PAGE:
Kanesatake chief calls for Oka park to stay closed to prevent spread of COVID-19

Even though the park is limiting visitors, there will still be thousands of people in "one big COVID stew" every day, says Serge Simon, calling on Quebec to keep the park closed to prevent the coronavirus from spreading to the adjacent Mohawk community.

Park is set to reopen Wednesday along with other Quebec provincial parks

Kanesatake Grand Chief Serge Simon says he doesn't want his community near Oka provincial park to be affected by a COVID-19 outbreak brought to the region by a flood of visitors once the park opens. (Ryan Remiorz/The Canadian Press)

Oka provincial park is opening on Wednesday, allowing about half the usual daily visitors to explore the hiking trails and shoreline of the Lake of Two Mountains, 60 kilometres northwest of Montreal.

But even though the park is limiting visitors, there will still be thousands of people in "one big COVID stew" every day, says Serge Simon, grand chief of the adjacent Mohawk community of Kanesatake. Simon is calling on Quebec to keep the park closed.

"These people coming from highly infected areas — Montreal, Montérégie, Laval — pose a direct threat to our community if they come here in large numbers," said Simon.

"As a First Nation, 50 per cent of our people have underlying conditions, and we don't do well in pandemics," said Simon. "History has taught us that."

Simon said the province should have waited at least two more weeks before allowing people to visit the park. He wrote Premier François Legault Monday, calling for limited access to the region.

Mohawks have set up checkpoints on Highway 344, which passes through the heart of Kanesatake, to try to stem the number of motorists going through the community. In his letter to Legault, Simon asked for provincial police to help keep tourists away.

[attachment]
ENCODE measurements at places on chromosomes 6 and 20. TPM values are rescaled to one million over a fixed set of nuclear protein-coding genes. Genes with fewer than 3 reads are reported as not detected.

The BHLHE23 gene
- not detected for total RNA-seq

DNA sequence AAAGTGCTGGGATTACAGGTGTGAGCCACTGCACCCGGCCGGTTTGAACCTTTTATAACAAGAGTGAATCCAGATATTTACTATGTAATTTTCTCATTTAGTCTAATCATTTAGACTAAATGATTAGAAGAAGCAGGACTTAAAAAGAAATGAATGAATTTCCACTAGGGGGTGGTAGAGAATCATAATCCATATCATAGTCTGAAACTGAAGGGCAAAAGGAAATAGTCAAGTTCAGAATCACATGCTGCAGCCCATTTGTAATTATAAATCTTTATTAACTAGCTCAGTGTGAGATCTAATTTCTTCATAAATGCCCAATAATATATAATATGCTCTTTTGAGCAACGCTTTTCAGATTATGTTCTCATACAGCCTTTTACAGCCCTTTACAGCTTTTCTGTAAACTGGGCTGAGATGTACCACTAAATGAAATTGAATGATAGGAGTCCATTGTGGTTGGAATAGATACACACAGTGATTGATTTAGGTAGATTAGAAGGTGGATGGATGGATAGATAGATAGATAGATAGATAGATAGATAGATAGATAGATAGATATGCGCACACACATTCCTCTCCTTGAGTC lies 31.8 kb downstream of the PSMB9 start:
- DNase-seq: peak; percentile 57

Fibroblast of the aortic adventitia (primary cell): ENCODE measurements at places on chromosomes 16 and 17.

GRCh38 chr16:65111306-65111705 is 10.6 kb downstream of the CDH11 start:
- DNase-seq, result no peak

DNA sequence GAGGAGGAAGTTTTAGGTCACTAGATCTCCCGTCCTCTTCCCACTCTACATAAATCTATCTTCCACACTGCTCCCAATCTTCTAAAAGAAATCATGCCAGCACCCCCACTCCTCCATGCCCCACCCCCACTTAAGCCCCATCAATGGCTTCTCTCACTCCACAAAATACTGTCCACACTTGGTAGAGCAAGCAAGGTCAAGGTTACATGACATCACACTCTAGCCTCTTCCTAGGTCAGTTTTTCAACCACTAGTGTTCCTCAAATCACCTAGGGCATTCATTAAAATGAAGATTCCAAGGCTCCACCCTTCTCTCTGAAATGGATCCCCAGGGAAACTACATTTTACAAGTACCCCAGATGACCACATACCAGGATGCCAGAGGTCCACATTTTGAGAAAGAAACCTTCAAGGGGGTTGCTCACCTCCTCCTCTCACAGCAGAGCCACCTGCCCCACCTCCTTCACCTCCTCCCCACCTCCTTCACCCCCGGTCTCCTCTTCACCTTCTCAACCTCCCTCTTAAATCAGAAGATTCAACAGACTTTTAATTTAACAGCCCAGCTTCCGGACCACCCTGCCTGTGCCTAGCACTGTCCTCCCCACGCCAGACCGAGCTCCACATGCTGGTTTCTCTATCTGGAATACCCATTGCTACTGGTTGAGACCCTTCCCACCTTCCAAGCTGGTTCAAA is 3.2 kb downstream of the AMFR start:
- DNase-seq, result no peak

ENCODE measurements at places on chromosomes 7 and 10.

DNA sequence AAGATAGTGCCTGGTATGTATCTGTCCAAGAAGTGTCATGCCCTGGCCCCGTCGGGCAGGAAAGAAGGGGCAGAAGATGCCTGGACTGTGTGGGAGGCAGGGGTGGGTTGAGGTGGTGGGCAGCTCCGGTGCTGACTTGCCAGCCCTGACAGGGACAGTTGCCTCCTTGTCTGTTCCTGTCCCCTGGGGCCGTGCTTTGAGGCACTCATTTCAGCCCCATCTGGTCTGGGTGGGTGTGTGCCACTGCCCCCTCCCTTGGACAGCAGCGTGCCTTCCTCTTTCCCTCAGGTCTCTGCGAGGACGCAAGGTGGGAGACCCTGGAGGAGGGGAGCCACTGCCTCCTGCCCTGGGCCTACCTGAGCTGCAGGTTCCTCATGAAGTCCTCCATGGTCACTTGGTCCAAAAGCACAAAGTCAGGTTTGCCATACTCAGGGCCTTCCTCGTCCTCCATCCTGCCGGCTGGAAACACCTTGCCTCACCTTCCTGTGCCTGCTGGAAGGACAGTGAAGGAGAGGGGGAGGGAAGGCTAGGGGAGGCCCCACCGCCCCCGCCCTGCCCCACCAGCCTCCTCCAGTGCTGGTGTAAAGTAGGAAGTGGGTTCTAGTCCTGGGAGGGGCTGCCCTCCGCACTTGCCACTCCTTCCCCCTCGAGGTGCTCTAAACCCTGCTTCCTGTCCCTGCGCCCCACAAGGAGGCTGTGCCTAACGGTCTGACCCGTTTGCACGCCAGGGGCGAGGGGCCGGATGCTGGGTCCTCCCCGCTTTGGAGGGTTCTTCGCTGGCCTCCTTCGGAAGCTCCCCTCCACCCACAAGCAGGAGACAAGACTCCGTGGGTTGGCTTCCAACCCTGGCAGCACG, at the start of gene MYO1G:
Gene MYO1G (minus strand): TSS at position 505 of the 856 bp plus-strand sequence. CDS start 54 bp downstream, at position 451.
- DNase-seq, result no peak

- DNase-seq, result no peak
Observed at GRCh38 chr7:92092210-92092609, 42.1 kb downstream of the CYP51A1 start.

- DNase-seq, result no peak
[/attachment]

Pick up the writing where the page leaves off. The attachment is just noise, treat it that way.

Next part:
City people who say they need a breath of fresh air after two months of confinement should stop thinking about their personal needs, said Simon, and consider the risks of allowing people to visit the park and shop in the Oka region.

A spokesperson for Quebec's public security minister and deputy premier, Geneviève Guilbault, said in an emailed statement the ministry is "closely following the situation."

It said the ministry is in talks with Quebec's Forests, Wildlife and Parks Ministry, the Indigenous affairs secretariat, the Health Ministry and Chief Simon about reopening the park.

SEPAQ says park will open Wednesday as planned

Oka Mayor Pascal Quevillon said he supports opening the park, as it will be good for the local economy, 

There are currently no plans to delay the park's reopening, said Simon Boivin, a spokesperson for SEPAQ, the government agency that runs Quebec's provincial park network.

Provincial parks are opening in gradual and partial way, said Boivin, allowing for fishing, hiking and biking — activities that can be enjoyed without violating the public health guidelines.

The beaches and wooded trails of Oka provincial park usually attract about 800,000 visitors a year. (Vincent Champagne/Radio-Canada)

Parks will not be opening washrooms or other buildings, campgrounds or equipment-rental facilities, he said. Visitors can purchase a day pass online and explore the park without ever coming into contact with SEPAQ staff.

Public health authorities may allow SEPAQ to broaden its services this summer, Boivin said, but the first step will be to monitor how this partial opening goes.

"We really rely on people's sense of responsibility," he said.

Boivin said the "communication channels" remain open with the Kanesatake Mohawk Council, and SEPAQ officials are aware of Simon's concern.

"If the government gives us any new directives, we will act accordingly," Boivin said.

With files from Matt D'Amours and Radio-Canada

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